Where Does It End? - 08/07/14

Increasing workloads and the ubiquitous presence of technology at work and home are combining to put more pressure on employees to remain always available, according to a recent survey from Randstad U.S. Many workers feel that they have to remain accountable when they're on vacation or sick at home. In fact, a notable share reported that they don't even use all of their available days off because they'd feel too guilty about shirking responsibilities if they did. Given this situation, managers should pay attention to research that indicates workers are less engaged on the job and morale is on the decline in the workplace. As a result, many workers expect to seriously consider offers from new employers in the near future. "Helping employees balance work and personal life remains a pain point for many U.S. companies," says Jim Link, chief human resources officer at Randstad North America. "With technology blurring workday boundaries, employees can easily slip into a pattern of being 'always available,' especially if their boss or co-workers engage in business after hours." More than 2,255 U.S. professionals took part in the research. - See more at: http://www.baselinemag.com/careers/slideshows/workplace-demands-increase-and-morale-sinks.html#sthash.siGuATYu.dpuf

  I don't think it matters what you do for a living, increasingly companies expect you to do more with less.  It's certainly true in the ever-changing broadcast news business.  There are more newscasts, more platforms to share information and the same or fewer people to deliver that product.  It's just the reality of the business.  Broadcasters aren't disappearing like our colleagues in the newspaper business but it's hard not to feel the pressure.

  I recently read a study conducted by Randstad, the temporary staffing company, found 65-percent of professionals feel pressure to answer emails from work during their off time.  I believe it but I don't subscribe to that school of thought. 

  My employer provides me a smart phone.  I'm grateful and it's a useful tool.  I do not, however, spend my off time tethered to the phone.  I keep it with me.  If I need to shoot a picture, record some video of something we might use on the air or need to learn about something on-line right now, I have it.  While I do my best to keep up with what's going on when I'm off work because I'm curious by nature, I'm not constantly checking my email.

  I think being a present spouse, parent, son, neighbor and friend are important.  If you want to talk to me right now, don't send me an email, pick up the phone and call me.  That's why they call it time off.  That's my opinion for what it's worth.  If you disagree, feel free to drop me an email.  I'll get to it when I'm on the clock.


 

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Last Update on July 31, 2015 09:31 GMT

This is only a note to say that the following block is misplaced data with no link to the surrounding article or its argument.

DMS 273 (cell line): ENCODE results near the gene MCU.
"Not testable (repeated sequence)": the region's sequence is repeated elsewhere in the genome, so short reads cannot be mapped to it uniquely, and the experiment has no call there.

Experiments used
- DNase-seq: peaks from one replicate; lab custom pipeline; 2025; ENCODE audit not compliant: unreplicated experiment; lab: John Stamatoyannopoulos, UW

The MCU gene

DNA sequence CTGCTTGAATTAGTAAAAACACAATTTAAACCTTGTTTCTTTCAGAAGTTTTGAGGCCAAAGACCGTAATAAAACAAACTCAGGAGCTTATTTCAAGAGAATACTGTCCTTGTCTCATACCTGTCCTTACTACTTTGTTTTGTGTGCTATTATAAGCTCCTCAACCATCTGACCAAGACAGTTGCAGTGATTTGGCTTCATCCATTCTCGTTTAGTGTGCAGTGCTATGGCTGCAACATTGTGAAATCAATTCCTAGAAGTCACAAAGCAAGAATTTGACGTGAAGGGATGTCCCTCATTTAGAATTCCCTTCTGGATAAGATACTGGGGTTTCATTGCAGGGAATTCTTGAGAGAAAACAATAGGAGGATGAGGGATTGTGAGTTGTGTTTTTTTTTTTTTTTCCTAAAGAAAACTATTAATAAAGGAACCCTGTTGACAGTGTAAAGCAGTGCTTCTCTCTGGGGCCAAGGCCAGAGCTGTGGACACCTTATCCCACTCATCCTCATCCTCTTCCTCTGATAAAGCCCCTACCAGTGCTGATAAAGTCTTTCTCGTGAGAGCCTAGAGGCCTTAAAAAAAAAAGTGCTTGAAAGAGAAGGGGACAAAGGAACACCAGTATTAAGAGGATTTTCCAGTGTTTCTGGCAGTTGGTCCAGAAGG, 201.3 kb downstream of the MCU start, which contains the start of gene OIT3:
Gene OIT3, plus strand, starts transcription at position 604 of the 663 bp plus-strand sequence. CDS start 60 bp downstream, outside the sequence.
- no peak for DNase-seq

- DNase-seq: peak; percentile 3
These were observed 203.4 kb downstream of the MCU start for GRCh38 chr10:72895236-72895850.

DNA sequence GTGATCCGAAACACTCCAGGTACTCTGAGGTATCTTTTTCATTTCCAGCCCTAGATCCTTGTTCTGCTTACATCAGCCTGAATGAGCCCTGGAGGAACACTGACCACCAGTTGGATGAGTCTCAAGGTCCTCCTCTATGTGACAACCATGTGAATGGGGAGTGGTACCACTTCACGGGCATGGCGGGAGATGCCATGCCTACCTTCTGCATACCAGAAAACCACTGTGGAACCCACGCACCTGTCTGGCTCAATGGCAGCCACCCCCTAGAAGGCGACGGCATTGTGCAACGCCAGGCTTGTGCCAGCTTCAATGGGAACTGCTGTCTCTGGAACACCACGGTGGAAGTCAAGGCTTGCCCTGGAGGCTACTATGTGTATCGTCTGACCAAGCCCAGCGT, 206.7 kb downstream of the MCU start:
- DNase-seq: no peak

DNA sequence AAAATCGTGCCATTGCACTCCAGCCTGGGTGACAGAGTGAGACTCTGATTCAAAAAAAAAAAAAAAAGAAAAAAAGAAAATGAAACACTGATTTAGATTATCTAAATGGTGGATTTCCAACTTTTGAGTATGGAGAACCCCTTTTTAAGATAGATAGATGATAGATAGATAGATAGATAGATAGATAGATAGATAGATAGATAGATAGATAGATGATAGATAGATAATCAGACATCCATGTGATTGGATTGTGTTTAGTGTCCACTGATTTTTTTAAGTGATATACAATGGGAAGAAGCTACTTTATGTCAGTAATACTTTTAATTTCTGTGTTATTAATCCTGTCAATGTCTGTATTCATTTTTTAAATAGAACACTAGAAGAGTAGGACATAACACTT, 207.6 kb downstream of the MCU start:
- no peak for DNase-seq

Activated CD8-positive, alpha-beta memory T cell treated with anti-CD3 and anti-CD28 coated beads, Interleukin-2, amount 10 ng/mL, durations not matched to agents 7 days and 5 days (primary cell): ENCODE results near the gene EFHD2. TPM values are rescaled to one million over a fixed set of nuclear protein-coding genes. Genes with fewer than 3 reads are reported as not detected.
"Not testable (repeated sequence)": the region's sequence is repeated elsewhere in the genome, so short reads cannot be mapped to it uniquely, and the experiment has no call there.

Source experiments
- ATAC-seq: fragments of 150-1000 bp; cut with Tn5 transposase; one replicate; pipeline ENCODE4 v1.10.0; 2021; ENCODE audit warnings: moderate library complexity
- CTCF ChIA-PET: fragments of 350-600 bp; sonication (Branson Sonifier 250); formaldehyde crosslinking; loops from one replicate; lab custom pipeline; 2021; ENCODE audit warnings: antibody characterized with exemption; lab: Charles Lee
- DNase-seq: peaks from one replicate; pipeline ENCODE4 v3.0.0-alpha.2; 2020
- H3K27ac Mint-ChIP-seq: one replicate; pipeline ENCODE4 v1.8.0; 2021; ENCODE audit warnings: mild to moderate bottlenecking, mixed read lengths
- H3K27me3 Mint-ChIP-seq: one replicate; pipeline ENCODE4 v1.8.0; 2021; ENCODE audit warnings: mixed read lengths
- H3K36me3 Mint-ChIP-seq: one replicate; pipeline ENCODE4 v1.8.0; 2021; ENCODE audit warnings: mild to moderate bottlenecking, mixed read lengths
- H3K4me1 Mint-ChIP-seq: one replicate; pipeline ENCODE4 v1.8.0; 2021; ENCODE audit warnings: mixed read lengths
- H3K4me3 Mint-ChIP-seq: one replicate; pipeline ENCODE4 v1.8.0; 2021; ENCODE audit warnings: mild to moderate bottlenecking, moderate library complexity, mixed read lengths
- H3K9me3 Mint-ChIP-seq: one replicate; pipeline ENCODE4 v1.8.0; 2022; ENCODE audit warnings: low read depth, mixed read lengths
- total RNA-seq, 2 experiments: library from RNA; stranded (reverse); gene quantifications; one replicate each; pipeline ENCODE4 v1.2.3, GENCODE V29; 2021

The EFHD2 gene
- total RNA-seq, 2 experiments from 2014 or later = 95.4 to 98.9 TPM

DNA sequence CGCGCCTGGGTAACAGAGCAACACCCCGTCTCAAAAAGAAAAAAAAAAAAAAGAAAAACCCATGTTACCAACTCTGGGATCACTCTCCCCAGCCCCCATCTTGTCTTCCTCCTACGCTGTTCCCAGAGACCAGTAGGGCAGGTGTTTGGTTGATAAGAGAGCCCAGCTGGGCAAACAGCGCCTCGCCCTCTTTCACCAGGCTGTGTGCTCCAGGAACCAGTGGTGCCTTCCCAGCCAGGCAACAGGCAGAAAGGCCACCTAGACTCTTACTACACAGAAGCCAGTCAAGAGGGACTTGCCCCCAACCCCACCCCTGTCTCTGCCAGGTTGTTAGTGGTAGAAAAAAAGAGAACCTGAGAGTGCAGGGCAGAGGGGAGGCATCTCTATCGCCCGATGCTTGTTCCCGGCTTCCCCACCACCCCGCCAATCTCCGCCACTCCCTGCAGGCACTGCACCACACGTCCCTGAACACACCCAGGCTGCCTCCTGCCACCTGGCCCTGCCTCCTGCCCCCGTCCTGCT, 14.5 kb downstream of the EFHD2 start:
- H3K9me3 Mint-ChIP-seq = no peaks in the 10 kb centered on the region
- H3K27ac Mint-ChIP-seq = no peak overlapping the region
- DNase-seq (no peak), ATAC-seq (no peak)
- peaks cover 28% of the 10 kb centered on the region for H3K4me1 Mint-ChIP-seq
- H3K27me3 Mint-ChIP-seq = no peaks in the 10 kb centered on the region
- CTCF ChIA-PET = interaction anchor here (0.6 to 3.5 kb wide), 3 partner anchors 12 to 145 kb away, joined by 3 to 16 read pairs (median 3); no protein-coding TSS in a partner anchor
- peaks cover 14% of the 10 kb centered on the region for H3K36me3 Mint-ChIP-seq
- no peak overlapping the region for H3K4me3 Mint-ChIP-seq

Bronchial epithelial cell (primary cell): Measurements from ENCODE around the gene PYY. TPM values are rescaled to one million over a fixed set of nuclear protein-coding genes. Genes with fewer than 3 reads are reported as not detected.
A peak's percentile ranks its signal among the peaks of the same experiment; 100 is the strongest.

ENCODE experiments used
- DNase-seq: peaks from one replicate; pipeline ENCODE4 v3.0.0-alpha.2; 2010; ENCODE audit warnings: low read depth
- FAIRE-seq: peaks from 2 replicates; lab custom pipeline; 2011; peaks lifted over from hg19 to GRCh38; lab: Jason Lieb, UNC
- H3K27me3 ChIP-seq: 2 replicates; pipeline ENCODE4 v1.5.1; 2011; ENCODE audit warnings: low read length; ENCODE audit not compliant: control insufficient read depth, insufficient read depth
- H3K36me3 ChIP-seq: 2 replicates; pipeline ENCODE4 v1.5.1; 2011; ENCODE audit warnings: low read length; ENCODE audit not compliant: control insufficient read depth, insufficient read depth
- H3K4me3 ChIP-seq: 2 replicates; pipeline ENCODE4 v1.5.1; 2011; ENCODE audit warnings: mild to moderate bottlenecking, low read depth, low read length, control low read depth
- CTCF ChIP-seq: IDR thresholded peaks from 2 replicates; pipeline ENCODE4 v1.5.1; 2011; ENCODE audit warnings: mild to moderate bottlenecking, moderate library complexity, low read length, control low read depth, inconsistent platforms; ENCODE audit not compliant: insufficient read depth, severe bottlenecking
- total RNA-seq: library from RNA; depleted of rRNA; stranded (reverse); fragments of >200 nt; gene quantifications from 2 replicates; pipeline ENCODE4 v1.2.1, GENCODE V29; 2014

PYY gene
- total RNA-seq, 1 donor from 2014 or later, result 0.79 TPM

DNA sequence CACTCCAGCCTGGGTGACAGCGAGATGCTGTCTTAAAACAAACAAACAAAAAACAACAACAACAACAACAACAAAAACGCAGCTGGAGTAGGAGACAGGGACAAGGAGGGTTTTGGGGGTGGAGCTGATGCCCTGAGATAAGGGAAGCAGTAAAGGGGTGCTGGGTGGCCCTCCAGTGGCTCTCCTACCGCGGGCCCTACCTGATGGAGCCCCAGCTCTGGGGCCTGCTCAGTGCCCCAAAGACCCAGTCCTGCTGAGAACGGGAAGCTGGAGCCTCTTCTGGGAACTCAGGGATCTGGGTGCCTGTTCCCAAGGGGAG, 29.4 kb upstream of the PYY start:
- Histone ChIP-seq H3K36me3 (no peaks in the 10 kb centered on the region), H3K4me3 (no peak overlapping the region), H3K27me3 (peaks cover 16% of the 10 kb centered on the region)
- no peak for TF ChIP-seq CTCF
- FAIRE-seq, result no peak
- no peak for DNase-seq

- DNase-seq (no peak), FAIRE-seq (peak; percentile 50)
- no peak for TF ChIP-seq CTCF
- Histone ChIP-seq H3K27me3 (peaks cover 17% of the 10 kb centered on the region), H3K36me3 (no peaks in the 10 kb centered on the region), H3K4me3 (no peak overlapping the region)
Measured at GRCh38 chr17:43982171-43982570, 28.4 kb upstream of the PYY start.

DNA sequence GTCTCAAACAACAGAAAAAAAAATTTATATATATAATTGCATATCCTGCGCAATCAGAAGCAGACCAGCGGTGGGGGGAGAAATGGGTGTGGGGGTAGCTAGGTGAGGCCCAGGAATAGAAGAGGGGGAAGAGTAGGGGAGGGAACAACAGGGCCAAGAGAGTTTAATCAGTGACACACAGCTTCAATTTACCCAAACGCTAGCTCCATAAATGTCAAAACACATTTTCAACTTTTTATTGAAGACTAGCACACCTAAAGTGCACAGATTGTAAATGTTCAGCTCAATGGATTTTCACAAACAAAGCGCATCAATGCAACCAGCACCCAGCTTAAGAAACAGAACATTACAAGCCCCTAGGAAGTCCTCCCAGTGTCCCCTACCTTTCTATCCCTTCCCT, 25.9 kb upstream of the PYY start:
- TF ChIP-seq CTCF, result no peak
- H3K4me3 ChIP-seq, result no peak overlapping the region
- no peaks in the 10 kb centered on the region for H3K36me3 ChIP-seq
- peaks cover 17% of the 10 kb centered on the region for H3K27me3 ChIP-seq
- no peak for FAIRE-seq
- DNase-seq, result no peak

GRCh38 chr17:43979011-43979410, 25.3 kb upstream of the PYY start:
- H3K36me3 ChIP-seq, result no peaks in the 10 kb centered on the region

GRANDMOTHER-GETAWAY DRIVER

ROCKAWAY, N.J. (AP) -- It's not exactly quality time with grandma. Police in northern New Jersey report busting a grandmother they say was the getaway driver for her grandson and his friends. According to authorities, a tip after a home rip-off led them to stop the car driven by 78-year-old Vera Buniak. She's been charged with possession of stolen property. Her grandson, 18-year-old Timothy Buniak, faces burglary and other charges. Police tell the Daily Record she may not have known a crime was being committed, but she was part of the process.

MEDICAL MARIJUANA-PRICES

ST. PAUL, Minn. (AP) -- Medicinal marijuana users in Minnesota are in for some sticker shock. One of the state's legal pot producers is raising prices after less than a month in business. Dr. Kyle Kingsley of Minnesota Medical Solutions tells the AP prices on pills, vapors and liquids are up by as much as 20 percent. The company is also reducing the discount for low-income users. Kingsley says low demand is one factor in driving up their pot prices.

TAXIDERMY RIVALRY

LANSING, Mich. (AP) -- It's Michigan State versus the University of Michigan -- as played by stuffed chipmunks. Lansing-based taxidermist Nick Saade has created a football display with 22 stuffed chipmunks wearing little Spartan or Wolverine helmets. The chipmunks are in passing, throwing, catching and tackling positions. Saade tells the Lansing State Journal the chipmunk Spartans are about to score the winning touchdown. He adds, "everybody knows MSU is better -- even the chipmunks."

HOT WORK

MEMPHIS, Tenn. (AP) -- Think you're hot? Don't trade places with Robert Carpenter. He's the pit master at The Grille, a Memphis restaurant. His day starts at 6 when it's relatively cool. But he can't stop grilling as the day heats up. Every time he opens the outdoor barbecue pit, the temperature spikes. Carpenter says a wet towel and an industrial fan help a bit. But he tells the Commercial Appeal newspaper, the real key is, "Water, water and more water."

 
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